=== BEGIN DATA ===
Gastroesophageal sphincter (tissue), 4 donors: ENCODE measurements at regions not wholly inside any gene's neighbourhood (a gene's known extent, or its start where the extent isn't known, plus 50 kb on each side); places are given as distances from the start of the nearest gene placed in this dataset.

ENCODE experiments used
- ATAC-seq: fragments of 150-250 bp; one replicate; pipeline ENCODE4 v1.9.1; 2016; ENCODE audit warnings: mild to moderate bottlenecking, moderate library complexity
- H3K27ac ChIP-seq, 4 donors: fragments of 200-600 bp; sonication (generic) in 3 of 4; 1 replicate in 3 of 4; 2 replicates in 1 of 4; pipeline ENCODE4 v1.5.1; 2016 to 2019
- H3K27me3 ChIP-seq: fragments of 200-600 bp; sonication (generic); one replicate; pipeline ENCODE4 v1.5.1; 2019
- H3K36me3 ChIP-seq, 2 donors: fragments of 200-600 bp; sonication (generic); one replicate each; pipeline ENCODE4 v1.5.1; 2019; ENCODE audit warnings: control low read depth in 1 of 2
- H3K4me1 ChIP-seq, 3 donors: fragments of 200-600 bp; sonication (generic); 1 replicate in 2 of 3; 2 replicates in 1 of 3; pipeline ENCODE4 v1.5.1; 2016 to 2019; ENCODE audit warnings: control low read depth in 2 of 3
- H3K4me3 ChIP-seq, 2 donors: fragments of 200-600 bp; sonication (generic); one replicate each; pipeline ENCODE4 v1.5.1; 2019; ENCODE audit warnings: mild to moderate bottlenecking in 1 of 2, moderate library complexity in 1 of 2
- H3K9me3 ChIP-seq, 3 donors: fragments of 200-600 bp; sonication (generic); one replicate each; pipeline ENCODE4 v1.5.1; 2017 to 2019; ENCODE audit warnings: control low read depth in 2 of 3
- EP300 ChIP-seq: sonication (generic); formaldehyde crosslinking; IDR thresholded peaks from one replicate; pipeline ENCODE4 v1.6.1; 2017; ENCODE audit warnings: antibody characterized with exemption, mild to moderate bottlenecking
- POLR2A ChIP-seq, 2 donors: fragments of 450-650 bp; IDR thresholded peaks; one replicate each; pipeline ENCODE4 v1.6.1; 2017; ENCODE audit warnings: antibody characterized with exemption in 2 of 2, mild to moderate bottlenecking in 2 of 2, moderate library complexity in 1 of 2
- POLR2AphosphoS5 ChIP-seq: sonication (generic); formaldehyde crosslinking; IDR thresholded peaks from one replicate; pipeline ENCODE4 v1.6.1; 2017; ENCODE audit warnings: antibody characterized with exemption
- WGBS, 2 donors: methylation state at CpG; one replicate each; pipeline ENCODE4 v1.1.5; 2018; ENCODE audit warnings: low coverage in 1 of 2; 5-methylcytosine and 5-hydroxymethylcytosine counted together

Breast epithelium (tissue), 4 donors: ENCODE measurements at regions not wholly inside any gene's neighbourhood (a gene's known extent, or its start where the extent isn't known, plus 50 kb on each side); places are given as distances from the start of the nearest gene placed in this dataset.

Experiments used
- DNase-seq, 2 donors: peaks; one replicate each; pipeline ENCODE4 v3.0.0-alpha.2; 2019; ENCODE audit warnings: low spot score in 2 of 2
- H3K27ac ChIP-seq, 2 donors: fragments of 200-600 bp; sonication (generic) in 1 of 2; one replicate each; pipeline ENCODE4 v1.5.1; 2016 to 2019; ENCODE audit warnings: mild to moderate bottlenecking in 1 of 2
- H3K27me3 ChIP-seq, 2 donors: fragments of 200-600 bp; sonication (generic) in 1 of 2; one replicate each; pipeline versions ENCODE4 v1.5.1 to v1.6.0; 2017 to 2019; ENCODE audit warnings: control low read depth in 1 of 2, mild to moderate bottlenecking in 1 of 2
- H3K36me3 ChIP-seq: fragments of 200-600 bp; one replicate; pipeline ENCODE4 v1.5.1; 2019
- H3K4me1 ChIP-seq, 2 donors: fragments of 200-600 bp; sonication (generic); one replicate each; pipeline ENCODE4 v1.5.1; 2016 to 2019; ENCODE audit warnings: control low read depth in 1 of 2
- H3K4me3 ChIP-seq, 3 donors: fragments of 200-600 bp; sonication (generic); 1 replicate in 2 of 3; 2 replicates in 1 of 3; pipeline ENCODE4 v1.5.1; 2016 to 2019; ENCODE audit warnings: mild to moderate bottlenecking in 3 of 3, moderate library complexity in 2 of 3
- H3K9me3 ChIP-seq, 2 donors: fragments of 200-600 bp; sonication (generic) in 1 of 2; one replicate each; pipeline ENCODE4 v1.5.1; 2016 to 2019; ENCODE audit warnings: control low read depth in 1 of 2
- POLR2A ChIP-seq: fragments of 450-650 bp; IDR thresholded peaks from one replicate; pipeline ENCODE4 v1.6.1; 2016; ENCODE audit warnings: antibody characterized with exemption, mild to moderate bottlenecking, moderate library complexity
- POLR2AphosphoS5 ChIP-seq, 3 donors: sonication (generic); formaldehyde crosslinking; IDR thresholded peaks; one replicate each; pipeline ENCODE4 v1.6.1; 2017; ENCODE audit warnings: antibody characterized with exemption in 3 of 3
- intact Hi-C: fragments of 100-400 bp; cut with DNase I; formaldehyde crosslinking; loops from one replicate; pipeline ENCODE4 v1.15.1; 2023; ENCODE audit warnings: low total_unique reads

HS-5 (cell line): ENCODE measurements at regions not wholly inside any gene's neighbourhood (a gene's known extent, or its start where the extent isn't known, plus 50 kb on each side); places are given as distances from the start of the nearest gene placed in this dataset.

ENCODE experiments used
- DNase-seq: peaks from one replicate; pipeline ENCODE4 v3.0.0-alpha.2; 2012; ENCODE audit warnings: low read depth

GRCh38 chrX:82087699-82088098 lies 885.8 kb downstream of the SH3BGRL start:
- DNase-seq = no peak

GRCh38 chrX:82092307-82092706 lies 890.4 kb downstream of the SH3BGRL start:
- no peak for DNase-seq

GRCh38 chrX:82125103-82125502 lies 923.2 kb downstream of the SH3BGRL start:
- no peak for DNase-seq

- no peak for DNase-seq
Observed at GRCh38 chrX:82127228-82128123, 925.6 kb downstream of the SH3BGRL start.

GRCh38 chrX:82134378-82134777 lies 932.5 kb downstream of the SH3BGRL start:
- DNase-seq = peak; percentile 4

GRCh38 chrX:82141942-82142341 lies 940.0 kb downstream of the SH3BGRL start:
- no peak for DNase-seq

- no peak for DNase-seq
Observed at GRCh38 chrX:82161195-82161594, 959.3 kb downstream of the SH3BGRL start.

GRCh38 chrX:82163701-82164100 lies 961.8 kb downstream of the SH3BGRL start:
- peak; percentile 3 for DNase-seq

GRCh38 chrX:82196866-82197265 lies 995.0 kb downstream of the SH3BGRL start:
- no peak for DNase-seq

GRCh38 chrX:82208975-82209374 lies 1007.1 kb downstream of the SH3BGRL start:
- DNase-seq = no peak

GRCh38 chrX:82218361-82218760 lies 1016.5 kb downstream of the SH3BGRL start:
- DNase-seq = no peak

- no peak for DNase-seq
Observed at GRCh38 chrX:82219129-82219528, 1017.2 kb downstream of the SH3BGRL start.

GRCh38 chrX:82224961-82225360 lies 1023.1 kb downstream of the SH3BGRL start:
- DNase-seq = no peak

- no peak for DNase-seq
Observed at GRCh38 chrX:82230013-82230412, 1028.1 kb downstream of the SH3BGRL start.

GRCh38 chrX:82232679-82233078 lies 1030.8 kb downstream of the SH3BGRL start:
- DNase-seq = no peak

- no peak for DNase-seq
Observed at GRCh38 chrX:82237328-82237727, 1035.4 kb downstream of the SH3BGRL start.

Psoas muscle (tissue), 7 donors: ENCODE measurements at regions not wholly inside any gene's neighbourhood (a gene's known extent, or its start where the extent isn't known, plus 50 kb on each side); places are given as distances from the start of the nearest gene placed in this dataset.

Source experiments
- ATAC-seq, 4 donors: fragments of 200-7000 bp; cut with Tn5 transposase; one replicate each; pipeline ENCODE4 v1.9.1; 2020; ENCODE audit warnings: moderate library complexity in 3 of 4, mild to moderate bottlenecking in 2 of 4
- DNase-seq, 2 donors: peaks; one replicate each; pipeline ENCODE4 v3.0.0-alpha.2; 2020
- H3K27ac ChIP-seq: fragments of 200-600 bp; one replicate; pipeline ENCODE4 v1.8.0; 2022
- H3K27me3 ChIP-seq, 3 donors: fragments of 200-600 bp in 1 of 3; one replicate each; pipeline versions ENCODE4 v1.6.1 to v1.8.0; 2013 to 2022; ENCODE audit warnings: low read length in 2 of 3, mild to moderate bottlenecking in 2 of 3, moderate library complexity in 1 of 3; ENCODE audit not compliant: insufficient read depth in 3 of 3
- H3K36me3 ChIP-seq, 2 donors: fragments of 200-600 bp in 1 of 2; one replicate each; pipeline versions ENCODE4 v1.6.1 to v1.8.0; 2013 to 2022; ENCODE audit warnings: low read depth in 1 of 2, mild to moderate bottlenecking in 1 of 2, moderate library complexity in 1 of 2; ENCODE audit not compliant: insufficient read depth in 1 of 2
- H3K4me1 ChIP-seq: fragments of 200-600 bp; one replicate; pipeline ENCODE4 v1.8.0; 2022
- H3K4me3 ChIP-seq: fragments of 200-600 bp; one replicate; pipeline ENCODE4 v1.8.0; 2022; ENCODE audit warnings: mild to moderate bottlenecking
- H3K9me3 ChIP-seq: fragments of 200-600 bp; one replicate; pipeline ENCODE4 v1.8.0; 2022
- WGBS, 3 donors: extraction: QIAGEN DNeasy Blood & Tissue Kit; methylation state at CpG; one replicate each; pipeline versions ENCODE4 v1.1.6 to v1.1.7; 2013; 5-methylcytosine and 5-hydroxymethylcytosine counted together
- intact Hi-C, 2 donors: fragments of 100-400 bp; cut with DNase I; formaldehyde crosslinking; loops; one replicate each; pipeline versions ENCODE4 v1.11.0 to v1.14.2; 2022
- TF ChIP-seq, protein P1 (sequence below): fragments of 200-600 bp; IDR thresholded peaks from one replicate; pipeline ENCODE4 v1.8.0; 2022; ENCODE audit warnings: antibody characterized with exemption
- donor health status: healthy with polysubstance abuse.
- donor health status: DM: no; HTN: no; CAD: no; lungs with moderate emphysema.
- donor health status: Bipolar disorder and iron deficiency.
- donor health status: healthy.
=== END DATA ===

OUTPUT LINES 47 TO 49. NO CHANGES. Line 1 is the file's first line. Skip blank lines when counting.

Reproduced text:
GRCh38 chrX:82208975-82209374 lies 1007.1 kb downstream of the SH3BGRL start:
- DNase-seq = no peak

GRCh38 chrX:82218361-82218760 lies 1016.5 kb downstream of the SH3BGRL start: